Do you cringe at the thought of asking others for help with your caregiving duties? Here are some ideas to ease the process.
#1 Remember the importance
As caregivers, our emotional and physical wellbeing are affected by our situation and it is critical to prevent caregiver burnout before it happens, otherwise, you will be no good to the person you’re supporting. We all have limits and we need to remember the importance of not reaching those limits, but rather reaching out for help before that happens. If it really bothers you to ask others for help, think of it as a crucial part of helping your loved one. You have to be at your best to provide the best care.
#2 Don’t view it as a burden
Many times, we don’t want to put other people out, especially if it’s our friends we are asking. We don’t want to burden them with our problems or add something to their plate. But we have to trust that others are responsible enough to decide for themselves if they can allow the time in their schedule to provide assistance. Try and let others make the call as to the capacity they have to help. And if they are unable to help, respect their decision.
#3 Consider who you ask
about what you need help with and then think the interests of those around you.
Put another way, match the task with the person. For example, if you have a
friend you know is a dog lover, consider asking him or her to take
your bowser out for a walk when they are able, or be the chauffeur to
the groomers. Or, maybe you know someone who’s a financial whiz who can help
with your taxes or someone who loves to garden to help with some yard work.
#4 Make specific requests
asking either family or friends for assistance, first explain why you need the
help i.e. you’re feeling both mentally and physically exhausted by all the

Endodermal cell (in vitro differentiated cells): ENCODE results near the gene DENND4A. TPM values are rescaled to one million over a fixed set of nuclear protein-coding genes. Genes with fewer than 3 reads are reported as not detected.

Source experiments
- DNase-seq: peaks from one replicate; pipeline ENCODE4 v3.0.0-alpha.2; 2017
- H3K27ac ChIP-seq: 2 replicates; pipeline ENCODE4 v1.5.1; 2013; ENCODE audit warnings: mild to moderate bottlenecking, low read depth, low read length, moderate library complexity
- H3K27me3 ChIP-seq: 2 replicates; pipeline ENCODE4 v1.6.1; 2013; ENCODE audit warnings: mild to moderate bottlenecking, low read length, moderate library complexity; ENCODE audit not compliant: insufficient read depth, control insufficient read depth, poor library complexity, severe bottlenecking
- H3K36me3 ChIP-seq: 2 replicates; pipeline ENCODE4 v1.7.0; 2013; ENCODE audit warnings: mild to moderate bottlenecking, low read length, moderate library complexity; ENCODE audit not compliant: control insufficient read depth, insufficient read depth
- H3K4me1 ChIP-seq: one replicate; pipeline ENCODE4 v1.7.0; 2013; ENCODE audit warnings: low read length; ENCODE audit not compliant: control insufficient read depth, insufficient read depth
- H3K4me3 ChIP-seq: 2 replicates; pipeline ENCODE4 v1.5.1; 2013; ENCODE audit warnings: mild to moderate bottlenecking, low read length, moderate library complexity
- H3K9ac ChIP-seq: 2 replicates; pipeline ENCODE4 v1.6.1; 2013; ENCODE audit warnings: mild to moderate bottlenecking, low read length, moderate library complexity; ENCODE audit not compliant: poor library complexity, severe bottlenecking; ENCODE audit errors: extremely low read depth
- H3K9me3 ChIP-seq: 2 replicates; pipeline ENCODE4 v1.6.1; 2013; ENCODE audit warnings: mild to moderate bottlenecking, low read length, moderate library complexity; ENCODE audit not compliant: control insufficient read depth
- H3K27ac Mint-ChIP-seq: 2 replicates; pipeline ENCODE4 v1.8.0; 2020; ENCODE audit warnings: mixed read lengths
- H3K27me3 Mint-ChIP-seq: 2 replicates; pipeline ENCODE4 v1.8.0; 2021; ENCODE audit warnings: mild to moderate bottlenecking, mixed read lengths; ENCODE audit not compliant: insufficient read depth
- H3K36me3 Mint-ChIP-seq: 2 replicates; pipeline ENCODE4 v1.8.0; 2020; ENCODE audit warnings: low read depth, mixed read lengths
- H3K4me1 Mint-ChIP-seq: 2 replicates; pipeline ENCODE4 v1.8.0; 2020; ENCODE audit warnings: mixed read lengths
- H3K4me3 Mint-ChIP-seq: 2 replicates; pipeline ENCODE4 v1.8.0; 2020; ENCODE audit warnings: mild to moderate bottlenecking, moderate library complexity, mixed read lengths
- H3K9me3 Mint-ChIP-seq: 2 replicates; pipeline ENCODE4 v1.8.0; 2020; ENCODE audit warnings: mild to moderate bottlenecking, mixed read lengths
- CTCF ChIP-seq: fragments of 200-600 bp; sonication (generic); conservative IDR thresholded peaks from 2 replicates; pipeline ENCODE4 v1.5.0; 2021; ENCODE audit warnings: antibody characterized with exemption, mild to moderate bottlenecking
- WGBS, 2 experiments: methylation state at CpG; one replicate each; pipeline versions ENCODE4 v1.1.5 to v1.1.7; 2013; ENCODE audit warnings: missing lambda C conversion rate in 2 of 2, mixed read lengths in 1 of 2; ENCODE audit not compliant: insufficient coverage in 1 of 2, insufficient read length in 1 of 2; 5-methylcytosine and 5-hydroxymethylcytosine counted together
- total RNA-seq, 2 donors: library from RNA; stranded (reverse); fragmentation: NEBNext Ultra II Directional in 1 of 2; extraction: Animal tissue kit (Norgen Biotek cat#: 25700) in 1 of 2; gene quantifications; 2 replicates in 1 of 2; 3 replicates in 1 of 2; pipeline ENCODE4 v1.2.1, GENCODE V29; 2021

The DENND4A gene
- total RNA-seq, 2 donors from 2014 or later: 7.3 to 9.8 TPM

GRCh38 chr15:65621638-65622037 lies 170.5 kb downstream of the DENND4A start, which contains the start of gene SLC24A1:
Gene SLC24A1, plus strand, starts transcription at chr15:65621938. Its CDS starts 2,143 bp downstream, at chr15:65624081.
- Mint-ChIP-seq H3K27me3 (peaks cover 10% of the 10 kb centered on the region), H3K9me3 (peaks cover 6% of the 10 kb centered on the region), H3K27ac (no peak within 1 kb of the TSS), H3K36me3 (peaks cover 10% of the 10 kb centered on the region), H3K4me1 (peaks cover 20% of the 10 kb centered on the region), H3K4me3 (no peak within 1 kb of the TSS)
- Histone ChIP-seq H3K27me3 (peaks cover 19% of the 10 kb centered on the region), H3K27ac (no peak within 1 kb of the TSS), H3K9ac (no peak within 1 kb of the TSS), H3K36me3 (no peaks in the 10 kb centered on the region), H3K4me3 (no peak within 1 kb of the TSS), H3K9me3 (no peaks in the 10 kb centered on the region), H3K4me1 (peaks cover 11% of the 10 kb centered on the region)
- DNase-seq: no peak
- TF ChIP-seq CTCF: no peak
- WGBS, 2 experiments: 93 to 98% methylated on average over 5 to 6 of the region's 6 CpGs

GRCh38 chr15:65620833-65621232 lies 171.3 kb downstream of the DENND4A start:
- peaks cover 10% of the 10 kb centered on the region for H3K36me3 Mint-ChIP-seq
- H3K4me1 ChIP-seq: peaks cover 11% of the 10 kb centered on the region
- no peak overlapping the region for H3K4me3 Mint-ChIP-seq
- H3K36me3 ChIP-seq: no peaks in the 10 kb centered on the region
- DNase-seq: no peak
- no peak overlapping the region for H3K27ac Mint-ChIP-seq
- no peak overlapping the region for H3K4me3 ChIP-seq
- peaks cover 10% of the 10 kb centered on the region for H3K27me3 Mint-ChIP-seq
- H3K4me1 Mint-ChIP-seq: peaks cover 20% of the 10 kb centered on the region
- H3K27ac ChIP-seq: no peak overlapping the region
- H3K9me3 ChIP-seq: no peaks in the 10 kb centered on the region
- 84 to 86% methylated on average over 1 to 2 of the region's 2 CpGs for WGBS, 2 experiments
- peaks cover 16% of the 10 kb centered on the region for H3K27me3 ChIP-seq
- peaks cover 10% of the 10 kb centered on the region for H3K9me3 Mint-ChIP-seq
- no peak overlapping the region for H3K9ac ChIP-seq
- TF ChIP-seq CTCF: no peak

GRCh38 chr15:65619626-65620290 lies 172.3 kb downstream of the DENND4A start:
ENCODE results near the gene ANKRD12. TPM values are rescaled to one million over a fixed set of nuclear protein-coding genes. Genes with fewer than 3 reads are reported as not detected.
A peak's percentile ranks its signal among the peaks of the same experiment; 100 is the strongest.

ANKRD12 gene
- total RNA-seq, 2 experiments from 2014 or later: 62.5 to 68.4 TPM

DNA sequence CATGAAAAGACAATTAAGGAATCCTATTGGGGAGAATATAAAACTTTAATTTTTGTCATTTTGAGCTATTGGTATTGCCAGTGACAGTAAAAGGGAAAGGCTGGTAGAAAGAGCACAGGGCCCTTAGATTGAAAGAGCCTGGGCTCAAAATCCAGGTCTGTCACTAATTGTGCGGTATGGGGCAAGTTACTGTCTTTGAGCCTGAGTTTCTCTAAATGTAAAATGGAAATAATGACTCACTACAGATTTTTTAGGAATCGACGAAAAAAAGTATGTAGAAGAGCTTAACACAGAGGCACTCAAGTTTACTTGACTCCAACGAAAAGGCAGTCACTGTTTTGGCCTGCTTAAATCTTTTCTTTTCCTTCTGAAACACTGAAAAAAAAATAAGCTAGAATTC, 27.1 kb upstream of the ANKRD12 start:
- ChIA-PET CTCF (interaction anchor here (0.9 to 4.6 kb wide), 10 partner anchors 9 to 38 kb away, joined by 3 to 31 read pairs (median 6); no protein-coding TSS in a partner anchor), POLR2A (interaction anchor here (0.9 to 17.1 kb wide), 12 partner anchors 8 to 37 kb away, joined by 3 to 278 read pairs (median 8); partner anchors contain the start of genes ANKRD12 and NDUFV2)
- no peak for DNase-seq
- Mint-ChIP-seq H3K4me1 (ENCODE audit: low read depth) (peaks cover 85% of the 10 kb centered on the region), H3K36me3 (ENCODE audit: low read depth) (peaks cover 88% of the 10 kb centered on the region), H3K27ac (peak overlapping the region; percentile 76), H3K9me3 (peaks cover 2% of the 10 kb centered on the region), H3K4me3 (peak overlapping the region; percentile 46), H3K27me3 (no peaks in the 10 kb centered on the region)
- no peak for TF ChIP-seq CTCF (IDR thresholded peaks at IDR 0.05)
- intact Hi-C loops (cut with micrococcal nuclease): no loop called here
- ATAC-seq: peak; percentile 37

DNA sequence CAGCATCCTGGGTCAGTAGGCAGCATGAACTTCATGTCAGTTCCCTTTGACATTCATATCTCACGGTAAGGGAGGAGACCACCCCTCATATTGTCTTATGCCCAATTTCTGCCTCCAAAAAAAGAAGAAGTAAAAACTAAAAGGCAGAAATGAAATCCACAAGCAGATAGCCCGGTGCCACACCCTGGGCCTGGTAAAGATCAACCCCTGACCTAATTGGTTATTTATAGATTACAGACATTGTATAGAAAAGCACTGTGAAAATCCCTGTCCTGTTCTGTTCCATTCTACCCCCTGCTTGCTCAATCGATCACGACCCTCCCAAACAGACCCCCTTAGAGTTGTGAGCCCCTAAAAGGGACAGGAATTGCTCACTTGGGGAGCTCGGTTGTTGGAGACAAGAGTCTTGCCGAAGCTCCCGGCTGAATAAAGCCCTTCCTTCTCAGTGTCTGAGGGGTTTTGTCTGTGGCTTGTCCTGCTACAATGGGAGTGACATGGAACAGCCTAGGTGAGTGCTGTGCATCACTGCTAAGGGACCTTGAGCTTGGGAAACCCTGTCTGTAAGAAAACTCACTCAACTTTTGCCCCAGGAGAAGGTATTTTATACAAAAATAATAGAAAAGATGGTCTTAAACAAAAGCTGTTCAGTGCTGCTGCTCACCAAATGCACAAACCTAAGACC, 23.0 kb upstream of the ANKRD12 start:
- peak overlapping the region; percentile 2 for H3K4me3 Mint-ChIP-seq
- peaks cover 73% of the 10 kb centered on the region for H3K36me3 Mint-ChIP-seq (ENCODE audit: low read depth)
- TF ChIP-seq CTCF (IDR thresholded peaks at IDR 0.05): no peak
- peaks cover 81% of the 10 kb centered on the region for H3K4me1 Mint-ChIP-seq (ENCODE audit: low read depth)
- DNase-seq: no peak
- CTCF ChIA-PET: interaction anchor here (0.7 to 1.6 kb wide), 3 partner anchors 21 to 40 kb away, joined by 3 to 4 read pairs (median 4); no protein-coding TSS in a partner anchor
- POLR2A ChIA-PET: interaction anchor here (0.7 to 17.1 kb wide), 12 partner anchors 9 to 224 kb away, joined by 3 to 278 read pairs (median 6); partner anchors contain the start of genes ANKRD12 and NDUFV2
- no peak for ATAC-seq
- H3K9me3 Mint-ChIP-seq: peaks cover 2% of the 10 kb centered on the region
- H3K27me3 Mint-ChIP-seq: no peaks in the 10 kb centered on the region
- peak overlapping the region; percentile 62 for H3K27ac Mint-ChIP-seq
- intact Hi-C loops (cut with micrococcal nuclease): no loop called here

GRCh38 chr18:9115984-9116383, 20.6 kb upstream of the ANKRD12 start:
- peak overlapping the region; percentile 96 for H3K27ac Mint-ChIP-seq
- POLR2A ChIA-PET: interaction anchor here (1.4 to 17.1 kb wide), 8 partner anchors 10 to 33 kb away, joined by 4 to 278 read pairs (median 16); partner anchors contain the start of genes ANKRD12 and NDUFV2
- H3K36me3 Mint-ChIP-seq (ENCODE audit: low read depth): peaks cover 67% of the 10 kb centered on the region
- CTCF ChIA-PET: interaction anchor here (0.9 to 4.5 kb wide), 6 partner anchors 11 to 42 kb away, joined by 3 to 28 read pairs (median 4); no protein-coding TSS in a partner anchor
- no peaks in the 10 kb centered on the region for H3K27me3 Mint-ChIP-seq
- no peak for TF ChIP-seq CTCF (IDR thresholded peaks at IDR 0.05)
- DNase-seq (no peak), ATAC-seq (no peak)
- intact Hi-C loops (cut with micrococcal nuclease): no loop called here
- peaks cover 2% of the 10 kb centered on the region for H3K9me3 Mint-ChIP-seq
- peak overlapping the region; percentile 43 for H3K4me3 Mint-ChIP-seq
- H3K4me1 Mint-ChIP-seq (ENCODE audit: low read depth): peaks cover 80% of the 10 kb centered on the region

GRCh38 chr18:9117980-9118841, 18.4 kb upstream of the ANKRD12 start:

demands and you could sure use their help. And then ask for a specific favor,
as opposed to a generalized call for help. Depending on your circumstances and
level of providing care, you may only need some important household chores
done, or you may need some much-needed respite help.
#5 Try not to make it personal
family situation is unique, and sure there are those who have families, perhaps
siblings, who may not chip in their part if you are caring for an aging parent
with bipolar. To avoid disappointment, try to be prepared for hesitance or even
someone unwilling to help. Try to remember the person is saying no to the task,
not to you. And we have to remember everyone has their own struggles in their
lives and it’s wise to respect that.
#6 Know where to go for help
Help can come from a variety of areas: community resources,
family, friends, and professionals. Assistance can also come in the form of someone
to talk to, so you may want to reach out to a support network, either in person
or online. For practical help, and depending on your situation, you can
consider in-home meal delivery and house-cleaning services and all-around
personal concierge-type services.
#7 Be willing to accept
one thing to actively ask for help, but there may be times when you’re thrown
off-guard if you are asked what you need. When someone provides a genuine offer
to help, be gracious and accept willingly. Also, be at the ready to give a few
options of helpful tasks they could take on and let them choose which is
feasible. It’s a good idea to have a mental list of some of the things you need
doing. For example, your neighbor could pick up a few things at the store on her
way home from work or take your dog for a walk a couple of times a week.
Caring for another, but not yourself becomes a pattern difficult to break. Ask yourself these questions to determine what’s preventing you from reaching out for help: Do you believe it’s selfish to ask for help? There are many of us who simply hate the idea of putting someone out. We are the ones offering favors...
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